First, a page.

A page from my own book echoes Williams’ point and the lesson those ladies of the South taught me about standards. Back in the 1980s, I met a man with whom I had many things in common—a love of books, nature, laughter, and an appreciation for our history, though neither of us chained ourselves with it. We began dating, but I noticed immediately that there were certain courtesies he did not provide—for example, he didn’t open the door on the passenger side of the car. One day on a Northwest street, after having a fine dinner, he went to the driver’s side, neglecting to open my door. I refused to get in unless he came to open it. He thought it ridiculous—I thought that if he could not handle the insignificant task of opening a door, real sacrifice might overwhelm him. I caught a taxi home that night. We never went out again.
Call me old-fashioned if you want. But make no mistake, I am not filled with nostalgic longing for a 19th-century fairyland replete with corsets. Nor am I a damsel in distress—I am quite capable of opening a door or driving an 18-wheeler, if necessary. I’ve traveled the country and walked the streets of many cities alone. I am not subordinate to men, but I am different. In my past, to ensure the maintenance of those differences, Southern women rarely mowed lawns or clipped hedges or changed tires or shoveled dirt or performed any other significant manual task. It wasn’t that we couldn’t do those chores—we simply understood wearing a man’s clothing too often or too long makes a woman forget herself.
Awoman’s untimely entry into a man’s territory is akin to barging into a public urinal. But some women insist on urinating right alongside men, as if separate restrooms imply a shortcoming on their part or extend a man’s perceived power.
Some of these same women, including local journalists like radio talk show host Julianne Malveaux and newspaper columnists Donna Britt and Adrienne Washington, accuse Farrakhan and the Rev. Benjamin Chavis—another march co-sponsor and organizer—of promoting policies of exclusion, discriminating against women, and sending women back to the kitchen. They say black men and black women alike should be at the rally as expression of unity; they should fight together.
Please. Give it a rest!
The “men only” message is a confounding one for women who have been wearing men’s clothing for so long. Their protestations result from the same unquenchable thirst for power that indicted white males in the late ’70s. Let’s get real, here: The Million Man March is not a meeting of the old boy’s network. It is not a strategy session on how to lower the glass ceiling. It is not about quotas and hiring practices. It’s about men coming together to determine their own destiny. Anything wrong with that?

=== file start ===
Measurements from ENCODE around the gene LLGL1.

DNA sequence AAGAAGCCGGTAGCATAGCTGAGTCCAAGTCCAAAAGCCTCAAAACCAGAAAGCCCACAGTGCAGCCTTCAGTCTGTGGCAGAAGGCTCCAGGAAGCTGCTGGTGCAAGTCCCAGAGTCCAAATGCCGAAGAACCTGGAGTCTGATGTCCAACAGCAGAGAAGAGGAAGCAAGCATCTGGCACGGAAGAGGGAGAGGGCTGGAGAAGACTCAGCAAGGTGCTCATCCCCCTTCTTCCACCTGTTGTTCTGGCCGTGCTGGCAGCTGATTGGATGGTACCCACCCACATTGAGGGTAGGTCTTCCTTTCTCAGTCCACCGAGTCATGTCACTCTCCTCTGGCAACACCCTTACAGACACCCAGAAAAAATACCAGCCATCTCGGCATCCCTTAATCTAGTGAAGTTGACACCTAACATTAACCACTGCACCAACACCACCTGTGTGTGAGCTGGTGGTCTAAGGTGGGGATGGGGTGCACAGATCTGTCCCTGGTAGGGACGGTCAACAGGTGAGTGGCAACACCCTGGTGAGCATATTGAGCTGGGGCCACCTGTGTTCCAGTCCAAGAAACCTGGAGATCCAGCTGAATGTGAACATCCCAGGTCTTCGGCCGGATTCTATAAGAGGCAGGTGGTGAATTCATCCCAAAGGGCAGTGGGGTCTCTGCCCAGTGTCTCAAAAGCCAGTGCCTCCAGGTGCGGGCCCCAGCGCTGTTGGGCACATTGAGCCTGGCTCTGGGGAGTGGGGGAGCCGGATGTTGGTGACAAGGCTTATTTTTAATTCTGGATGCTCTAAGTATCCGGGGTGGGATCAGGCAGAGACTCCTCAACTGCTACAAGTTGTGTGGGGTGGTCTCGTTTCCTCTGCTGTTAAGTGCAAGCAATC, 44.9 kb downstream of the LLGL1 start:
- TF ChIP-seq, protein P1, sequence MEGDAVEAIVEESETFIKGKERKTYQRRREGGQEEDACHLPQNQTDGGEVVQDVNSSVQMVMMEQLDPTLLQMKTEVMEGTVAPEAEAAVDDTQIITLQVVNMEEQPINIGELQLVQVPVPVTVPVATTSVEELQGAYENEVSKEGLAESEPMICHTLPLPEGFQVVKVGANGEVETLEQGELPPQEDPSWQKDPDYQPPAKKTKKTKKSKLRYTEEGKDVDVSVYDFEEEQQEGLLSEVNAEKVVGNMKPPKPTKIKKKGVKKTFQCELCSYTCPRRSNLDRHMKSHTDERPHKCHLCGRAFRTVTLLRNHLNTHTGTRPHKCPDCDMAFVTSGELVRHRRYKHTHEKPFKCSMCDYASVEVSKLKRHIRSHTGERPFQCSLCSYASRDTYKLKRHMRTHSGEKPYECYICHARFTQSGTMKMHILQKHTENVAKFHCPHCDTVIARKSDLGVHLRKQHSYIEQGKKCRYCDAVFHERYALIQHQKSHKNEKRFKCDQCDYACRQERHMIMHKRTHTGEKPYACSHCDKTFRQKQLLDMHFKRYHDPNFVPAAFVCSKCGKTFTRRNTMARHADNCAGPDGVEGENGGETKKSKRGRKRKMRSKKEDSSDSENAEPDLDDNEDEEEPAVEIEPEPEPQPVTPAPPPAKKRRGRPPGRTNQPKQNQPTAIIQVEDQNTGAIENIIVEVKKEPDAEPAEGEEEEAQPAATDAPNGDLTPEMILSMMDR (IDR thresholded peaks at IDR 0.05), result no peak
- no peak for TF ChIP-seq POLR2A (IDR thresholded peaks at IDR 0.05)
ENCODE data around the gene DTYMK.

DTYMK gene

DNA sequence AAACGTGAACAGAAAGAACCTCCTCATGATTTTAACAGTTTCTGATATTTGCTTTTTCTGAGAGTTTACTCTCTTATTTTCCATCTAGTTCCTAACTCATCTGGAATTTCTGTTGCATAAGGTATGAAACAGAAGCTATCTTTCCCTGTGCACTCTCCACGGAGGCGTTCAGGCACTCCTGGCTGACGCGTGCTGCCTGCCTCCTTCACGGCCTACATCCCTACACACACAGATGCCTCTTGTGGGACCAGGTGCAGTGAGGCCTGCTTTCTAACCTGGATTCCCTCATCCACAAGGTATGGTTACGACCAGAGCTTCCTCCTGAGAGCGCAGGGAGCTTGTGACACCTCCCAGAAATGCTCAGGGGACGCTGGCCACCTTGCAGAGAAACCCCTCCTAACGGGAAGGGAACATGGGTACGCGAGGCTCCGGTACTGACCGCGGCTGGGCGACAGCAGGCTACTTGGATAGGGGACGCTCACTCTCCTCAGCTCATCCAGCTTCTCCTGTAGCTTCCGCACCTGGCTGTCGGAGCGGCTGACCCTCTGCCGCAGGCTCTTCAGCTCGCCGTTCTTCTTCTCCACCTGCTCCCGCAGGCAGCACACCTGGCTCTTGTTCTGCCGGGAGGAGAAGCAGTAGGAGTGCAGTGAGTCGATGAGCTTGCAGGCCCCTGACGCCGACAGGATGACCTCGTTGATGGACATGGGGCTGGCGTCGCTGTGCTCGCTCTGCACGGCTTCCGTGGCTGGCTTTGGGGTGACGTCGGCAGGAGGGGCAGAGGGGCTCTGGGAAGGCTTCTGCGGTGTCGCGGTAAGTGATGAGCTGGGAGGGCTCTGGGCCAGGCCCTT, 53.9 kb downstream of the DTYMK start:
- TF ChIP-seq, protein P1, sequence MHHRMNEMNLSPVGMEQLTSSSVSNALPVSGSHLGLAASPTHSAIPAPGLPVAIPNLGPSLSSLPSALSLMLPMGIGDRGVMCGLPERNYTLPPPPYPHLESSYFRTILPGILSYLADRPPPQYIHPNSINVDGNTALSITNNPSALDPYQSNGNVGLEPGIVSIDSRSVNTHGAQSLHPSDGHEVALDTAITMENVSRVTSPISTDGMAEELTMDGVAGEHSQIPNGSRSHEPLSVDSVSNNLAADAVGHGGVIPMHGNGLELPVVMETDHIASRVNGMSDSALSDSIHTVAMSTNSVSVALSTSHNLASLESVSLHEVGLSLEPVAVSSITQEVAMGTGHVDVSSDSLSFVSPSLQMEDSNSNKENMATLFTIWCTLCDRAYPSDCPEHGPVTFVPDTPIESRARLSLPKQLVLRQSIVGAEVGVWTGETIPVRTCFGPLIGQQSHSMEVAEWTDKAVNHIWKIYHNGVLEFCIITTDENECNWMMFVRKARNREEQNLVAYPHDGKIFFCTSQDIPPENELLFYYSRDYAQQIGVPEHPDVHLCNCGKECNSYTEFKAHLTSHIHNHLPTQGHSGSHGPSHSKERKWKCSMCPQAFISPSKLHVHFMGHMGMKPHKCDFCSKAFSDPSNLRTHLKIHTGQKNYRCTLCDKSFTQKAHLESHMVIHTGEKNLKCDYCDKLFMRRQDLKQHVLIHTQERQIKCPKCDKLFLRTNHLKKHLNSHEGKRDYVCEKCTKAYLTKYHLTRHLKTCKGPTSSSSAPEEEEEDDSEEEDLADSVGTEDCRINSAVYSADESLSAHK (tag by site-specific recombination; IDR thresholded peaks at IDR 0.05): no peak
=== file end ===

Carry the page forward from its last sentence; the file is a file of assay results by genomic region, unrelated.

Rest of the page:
Too many women frame everything men do in terms of “us vs. them.” It may be shocking to some women, but “they” can and do come together without any thought of “us.” There is an underlying egotism that convinces them that what men do is always about women, but to paraphrase a Carly Simon tune, “every song is not about us.”
There is an unavoidable inconsistency at work here. Women demand inclusion from men while celebrating their own exclusionary policies—although that’s not what it’s called when women enter “the female-only zone.” Malveaux, for example, appeared for a long time on a television talk show called To The Contrary—an all-female discussion on the issues of the day. The impetus for the program stemmed from the argument that few shows proffer the female perspective. I can’t recall any men protesting the round table of female talking heads or demanding one from their ranks be given a token place at the table.
Adrienne Washington, who writes for the Washington Times, suggests that the Million Man March echoes the civil rights movement in its treatment of women as “workhorses and dutiful helpmates, all while taking a back seat to our historically wounded men with their fragile egos.”
Washington misrepresents history—or maybe she merely forgets— the likes of Fannie Lou Hamer, Septima Clark, and Ella Baker. They were helpmates, but they certainly didn’t carry anyone’s water or jump into anybody’s back seat. And they never wasted a lot of time nurturing tattered egos.